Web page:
Forgiveness

Sinners in the Hands of a Non-Judgmental God

Pal Jesus

 

 

We live in a time of cheap grace where forgiveness is not requested but demanded by miscreants.  Exhibit A is Mark Sanford who disgraced himself as governor of South Carolina and destroyed his family by his lust for his Argentinian mistress.  Now Sanford is the Republican candidate for Tim Scott’s, newly appointed Senator from South Carolina, old House seat for South Carolina 1.  He is opposed by Democrat Elizabeth Colbert-Busch, Stephen Colbert’s sister.  (No fiction writer could make this up.)  Sanford is touting that he has been forgiven by God and the people of South Carolina should also forgive him.  In a very good column in the New York Post NAOMI SCHAEFER RILEY looks at the American impulse to embrace an endlessly forgiving God.

Only 31 percent of Americans believe in what the two call “an authoritative God,” a deity who is both engaged in the world (caring about human affairs, no pun intended) and judgmental. The rest believe that God is either disengaged or simply benevolent. Or they’re atheists.

Listening to these politicians rattle on as if they’ve had a sit-down with God and come to some kind of mutual understanding makes one long for some old-fashioned God-fearing.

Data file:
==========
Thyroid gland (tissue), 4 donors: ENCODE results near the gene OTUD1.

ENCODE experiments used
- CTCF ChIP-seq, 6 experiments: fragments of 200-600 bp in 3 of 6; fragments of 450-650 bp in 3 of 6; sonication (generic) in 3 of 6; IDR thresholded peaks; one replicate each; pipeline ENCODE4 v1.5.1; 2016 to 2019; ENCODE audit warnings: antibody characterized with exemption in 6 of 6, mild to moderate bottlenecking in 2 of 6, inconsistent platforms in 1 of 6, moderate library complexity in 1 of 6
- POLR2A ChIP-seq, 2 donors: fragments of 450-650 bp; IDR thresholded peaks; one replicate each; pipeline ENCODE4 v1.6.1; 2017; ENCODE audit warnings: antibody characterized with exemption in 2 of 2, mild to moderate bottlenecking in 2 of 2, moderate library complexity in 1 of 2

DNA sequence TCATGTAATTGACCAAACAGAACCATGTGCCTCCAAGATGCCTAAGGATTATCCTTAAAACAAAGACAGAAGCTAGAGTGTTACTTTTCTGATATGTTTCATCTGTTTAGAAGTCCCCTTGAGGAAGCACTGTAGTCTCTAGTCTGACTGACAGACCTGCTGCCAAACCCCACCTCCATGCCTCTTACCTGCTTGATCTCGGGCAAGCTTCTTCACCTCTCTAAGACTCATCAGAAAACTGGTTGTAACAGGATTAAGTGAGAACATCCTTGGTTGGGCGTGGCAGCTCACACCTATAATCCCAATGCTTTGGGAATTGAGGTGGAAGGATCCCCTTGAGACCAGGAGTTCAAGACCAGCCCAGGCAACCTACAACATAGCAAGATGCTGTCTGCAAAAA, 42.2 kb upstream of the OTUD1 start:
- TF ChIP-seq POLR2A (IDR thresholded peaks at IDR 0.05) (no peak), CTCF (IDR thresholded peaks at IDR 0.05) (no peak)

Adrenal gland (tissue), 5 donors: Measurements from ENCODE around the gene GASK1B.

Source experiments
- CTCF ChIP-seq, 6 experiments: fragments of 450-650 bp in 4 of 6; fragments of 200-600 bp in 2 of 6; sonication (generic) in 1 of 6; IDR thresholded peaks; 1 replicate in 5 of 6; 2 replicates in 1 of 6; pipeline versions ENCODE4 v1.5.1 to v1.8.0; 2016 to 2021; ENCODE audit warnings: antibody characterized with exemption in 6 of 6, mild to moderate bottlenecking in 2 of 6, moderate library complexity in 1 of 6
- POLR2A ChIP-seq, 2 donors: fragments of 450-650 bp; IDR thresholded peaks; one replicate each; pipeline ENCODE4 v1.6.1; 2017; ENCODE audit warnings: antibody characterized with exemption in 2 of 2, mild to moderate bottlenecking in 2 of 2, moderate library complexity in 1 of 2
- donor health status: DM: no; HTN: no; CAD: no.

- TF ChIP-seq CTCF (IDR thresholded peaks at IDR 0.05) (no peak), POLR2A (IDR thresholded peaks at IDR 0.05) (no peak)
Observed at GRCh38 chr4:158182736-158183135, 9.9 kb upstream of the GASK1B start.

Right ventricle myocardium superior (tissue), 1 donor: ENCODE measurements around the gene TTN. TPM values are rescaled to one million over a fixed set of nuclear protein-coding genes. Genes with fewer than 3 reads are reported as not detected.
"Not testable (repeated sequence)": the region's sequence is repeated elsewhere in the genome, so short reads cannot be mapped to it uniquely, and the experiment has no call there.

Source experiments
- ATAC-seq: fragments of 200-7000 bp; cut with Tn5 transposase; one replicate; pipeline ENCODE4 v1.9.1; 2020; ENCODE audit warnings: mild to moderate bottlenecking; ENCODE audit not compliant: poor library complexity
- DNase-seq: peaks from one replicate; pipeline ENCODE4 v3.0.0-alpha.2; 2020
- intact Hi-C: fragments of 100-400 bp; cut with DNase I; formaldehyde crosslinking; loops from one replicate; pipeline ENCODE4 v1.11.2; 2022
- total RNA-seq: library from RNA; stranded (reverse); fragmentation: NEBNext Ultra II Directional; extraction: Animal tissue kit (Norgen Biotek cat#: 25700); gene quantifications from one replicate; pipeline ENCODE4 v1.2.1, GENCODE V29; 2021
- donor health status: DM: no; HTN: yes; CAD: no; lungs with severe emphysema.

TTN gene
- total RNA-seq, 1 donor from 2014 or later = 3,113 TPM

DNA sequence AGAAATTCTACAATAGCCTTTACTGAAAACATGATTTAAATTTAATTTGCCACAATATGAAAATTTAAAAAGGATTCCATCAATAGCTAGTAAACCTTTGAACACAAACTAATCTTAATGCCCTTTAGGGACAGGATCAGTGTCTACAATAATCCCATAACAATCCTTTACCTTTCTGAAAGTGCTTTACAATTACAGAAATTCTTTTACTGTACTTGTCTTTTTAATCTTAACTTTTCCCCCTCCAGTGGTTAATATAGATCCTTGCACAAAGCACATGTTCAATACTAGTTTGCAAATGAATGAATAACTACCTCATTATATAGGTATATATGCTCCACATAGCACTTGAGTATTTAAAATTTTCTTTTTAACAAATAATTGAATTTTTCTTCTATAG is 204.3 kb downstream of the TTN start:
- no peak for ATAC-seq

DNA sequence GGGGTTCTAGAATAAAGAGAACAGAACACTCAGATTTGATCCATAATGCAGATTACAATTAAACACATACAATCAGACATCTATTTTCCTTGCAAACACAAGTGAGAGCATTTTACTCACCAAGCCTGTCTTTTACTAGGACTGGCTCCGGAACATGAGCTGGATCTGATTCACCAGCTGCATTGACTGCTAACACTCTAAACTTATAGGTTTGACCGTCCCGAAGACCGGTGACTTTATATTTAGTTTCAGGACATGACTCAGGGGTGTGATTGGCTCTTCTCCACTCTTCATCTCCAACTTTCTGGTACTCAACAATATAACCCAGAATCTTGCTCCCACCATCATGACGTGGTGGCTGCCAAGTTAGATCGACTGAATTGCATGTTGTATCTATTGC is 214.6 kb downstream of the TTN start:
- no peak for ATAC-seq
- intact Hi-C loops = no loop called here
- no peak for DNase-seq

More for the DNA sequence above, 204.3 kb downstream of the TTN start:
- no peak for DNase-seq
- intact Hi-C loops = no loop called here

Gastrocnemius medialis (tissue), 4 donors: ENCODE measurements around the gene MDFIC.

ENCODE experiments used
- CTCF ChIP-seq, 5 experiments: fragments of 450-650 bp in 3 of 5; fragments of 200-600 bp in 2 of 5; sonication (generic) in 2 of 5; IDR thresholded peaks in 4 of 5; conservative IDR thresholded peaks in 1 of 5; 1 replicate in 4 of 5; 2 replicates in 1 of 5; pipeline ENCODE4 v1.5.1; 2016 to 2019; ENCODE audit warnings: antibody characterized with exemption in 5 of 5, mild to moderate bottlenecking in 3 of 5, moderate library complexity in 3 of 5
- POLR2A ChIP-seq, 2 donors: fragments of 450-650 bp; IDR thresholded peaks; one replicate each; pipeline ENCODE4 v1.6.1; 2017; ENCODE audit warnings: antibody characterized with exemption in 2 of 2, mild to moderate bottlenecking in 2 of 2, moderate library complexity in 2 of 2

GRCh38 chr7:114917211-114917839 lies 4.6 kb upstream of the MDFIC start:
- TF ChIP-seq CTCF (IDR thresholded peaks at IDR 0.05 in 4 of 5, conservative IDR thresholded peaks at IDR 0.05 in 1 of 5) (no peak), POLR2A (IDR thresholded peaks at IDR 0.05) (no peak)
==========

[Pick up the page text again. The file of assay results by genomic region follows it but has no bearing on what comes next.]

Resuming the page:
Our European brethren think of us as puritanical; if only. These men — whose sin begins with infidelity and then travels through public humiliation of their wives and children and then ends with an inability to remove themselves from public life — might benefit from the recitation of that great sermon “Sinners in the Hands of an Angry God”:

“The wrath of God burns against them, their damnation does not slumber; the pit is prepared, the fire is made ready, the furnace is now hot, ready to receive them; the flames do now rage and glow.”

Maybe Mark Sanford should try thinking about that next time he’s on the “Appalachian Trail.”

And not just him. A recent study in the academic journal Theoretical Criminology found that criminals often use religion — and even God’s forgiveness — as a way of rationalizing their behavior. “God has to forgive everyone, even if they don’t believe in him,” one 33-year-old enforcer for a drug gang told the interviewers.

In the first few centuries of the Church, penances would go on for many years in regard to serious sins before absolution was granted.  The penances would be public in nature, and would make clear that the penitent had committed grave sins.  Now, most people assume that God forgives any sin automatically, that penance is unnecessary and that the forgiveness of God absolves them from the consequences of their sins.  I recall one child molester stating at a conference that God had forgiven him, so why couldn’t everyone else? →']);" class="more-link">Continue reading

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